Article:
Grass-Fed, Grass Finished Beef

Grass Fed, Grass Finished Yak

Grass Fed, Grass Finished Beef, Yak & Lamb

Learn About Chama Valley Meat Co

Yaks, Guns and Roses


My great-great grandfather moved from Ireland to Wisconsin when he was eight years old. Feeling the pressure to succeed and hearing about the possibility of easy riches during the Pikes Peak Gold Rush, Thomas D. Burns set out from his home in Wisconsin at age 14 to the wilds of what today we call Colorado. Along the way he traded pamphlets on animal cures for food and shelter in people’s homes. Upon arriving he did not find gold, but instead encountered land...and lots of it. TDB made and lost several fortunes throughout his life in the west, but ultimately he acquired tens of thousands of acres in northern New Mexico and southern Colorado. Sheep were the original domestic grazers on these lands until post-WWII when the army ceased needing wool for uniforms. Through the succeeding familial generations these lands in the high country of Colorado and New Mexico eventually were split amongst family members. Today I am the only member who has not sold out to wealthy individuals or exclusive partnerships.

Prior to Robert’s and my ownership of yaks and cattle, we leased our two ranches to cattle owners. Yet, it’s never a good idea to lease land to people who simply want to profit off it. For years we dealt with overgrazing and poor stewardship until finally we’d had enough and ceased all leasing. But what should Robert and I do instead with our ranches?

Craigslist can be a delightfully dangerous thing, and I fell prey to it in the fall of 2014, “Oh, look honey, someone is selling yaks.” Well, before I knew it Robert and the kids were off to pick up four females and one bull yak, whom Gabriela (our daughter) named Poseidon. Little did I appreciate how that purchase truly would change the entire course of our ranching business – for the better.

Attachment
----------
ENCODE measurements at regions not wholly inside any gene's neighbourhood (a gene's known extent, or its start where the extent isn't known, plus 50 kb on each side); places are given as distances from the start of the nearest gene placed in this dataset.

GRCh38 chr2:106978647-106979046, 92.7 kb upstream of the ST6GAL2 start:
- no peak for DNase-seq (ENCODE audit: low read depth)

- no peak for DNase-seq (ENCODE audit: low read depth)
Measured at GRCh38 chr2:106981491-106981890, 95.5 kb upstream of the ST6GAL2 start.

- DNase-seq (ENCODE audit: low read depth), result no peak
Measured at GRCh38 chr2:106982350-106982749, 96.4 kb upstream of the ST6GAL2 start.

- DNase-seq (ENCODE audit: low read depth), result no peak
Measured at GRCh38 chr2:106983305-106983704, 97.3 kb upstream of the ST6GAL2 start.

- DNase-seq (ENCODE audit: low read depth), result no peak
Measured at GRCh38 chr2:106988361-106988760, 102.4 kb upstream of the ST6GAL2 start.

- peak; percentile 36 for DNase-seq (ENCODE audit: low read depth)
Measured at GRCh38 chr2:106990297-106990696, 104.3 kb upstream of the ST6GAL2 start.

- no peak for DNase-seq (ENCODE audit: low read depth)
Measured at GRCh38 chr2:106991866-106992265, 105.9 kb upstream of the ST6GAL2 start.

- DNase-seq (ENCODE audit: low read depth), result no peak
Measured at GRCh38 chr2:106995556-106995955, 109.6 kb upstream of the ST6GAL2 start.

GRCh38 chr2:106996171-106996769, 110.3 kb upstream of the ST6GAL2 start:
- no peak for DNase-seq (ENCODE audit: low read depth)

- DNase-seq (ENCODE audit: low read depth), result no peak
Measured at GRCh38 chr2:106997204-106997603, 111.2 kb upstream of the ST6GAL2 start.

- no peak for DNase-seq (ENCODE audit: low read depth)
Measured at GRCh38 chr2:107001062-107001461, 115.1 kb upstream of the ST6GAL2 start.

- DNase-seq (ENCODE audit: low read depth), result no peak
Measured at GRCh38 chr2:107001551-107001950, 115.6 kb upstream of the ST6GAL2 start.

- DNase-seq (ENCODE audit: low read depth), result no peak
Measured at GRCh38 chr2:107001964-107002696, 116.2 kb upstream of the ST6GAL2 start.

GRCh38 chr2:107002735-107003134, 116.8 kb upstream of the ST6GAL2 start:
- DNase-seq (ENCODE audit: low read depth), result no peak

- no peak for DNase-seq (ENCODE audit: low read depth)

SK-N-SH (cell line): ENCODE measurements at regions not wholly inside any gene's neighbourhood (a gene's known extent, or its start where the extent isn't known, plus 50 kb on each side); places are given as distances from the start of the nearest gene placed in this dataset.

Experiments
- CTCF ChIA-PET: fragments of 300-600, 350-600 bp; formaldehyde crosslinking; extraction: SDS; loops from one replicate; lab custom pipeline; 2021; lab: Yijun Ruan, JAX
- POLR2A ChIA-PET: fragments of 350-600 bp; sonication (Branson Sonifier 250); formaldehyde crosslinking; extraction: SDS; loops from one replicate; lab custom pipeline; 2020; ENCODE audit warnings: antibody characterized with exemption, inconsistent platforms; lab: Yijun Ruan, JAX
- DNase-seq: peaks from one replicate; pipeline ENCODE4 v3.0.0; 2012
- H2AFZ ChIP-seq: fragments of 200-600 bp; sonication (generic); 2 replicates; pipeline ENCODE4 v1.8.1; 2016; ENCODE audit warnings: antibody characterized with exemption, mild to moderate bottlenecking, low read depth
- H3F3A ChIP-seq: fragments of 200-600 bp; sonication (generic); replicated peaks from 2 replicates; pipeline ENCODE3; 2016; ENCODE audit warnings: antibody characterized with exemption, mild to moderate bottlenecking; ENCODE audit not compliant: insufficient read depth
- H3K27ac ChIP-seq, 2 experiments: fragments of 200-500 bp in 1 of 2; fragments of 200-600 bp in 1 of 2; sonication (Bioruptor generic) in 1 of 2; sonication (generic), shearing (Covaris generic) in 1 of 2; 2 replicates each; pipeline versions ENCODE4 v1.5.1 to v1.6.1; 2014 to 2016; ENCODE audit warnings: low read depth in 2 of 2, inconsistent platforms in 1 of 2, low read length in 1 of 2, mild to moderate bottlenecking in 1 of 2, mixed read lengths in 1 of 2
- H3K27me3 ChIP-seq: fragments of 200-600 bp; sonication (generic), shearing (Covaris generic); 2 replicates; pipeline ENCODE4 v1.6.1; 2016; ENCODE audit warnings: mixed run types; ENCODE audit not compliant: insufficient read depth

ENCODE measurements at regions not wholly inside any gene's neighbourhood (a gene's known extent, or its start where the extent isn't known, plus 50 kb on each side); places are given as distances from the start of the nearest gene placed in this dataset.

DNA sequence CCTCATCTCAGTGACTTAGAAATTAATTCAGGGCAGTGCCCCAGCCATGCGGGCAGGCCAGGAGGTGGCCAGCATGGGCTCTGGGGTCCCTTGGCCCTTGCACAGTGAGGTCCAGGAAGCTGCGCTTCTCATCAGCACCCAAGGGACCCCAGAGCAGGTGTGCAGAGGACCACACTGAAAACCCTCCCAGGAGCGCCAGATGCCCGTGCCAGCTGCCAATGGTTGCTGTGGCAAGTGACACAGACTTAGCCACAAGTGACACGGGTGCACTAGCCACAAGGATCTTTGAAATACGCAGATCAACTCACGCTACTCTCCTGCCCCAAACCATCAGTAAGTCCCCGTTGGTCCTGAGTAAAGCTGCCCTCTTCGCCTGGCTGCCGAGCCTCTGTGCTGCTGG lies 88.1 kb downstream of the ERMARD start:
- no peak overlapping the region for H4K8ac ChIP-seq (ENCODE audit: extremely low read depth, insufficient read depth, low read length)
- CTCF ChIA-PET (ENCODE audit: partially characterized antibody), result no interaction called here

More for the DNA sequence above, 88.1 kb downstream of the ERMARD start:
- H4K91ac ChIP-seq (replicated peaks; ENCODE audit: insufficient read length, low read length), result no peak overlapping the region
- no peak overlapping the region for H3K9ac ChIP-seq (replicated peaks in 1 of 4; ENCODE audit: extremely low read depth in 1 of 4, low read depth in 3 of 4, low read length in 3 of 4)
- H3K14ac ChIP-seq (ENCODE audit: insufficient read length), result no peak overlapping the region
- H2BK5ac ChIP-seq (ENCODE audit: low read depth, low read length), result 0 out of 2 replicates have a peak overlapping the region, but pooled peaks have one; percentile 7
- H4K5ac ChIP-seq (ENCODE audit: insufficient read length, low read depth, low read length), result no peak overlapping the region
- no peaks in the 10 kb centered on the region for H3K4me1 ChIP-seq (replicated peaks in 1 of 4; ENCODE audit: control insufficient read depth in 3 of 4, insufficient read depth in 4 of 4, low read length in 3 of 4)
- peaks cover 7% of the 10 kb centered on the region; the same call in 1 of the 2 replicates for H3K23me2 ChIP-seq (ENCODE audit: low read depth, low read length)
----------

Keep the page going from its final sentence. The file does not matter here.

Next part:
Yaks in Winter; Chama Valley Meat CompanyYaks with our son, grass-fed and grass-finished

These “foundation” yaks remained at our home in Durango through the winter of 2014-2015 when we moved them to our ranch in Chama. That summer and for the next few years Robert slowly built up the yak herd, purchasing yaks from different ranches in New Mexico and Colorado. Today we own around 160 yaks that we breed and raise on our properties. Did you know that yaks love to perch themselves upon big rocks, like sentinels viewing their domain? It’s a pretty awesome site seeing them on top of these rocks.

Through trial and error we’ve learned so much about raising these animals. For instance, yaks love the high country and its lush grasses but as the saying goes, the grass is always greener…. Yaks are strong animals and fences are merely a suggestion to them. We rotate the animals through our pastures all summer, keeping them from overgrazing any one area. Yet, every year at least once we’d get a call from neighbors, motorists or friends that some of our yaks were on their land or simply walking down the road next to our property. So, we’d have to gather our crew, saddle up and often spend hours, if not days gathering up these strays. One year we had to wait until the snows came for the animals to come off the high forests adjacent to our ranch.

Well, maybe we’re slow learners but finally this year we solved the problem by hiring Omar, a full time herder, to work with the yaks (and cattle). Every morning on horseback he moves them to the area where we want them to graze and throughout the day monitors their movements. Now the yaks no longer have the opportunity to stray, and we no longer are receiving phone calls about wandering yaks (or cattle!).

Cattle herder; grass-fed and grass-finished beef; Chama Valley Meat Co; Regenerative grazing; sustainable ranching

There definitely have been some interesting characters along our journey. One year Robert sold a yak to a lady who wanted a pasture pet. When Robert dropped off the yak, the lady informed him that she didn’t have sufficient cash to pay him. Instead, she led him into a room-size walk-in safe and asked to trade for either collector guns or German gold coins! He took the coins, which we still have in our (much smaller) safe. The next year she decided that the animal was too much work, so she called Robert wanting to return the yak. We don’t have any return policy for live animal purchases, but Robert agreed to take back the yak.

No one knows the future, but I’m sure we will collect many more stories and meet more fantastic characters along the way.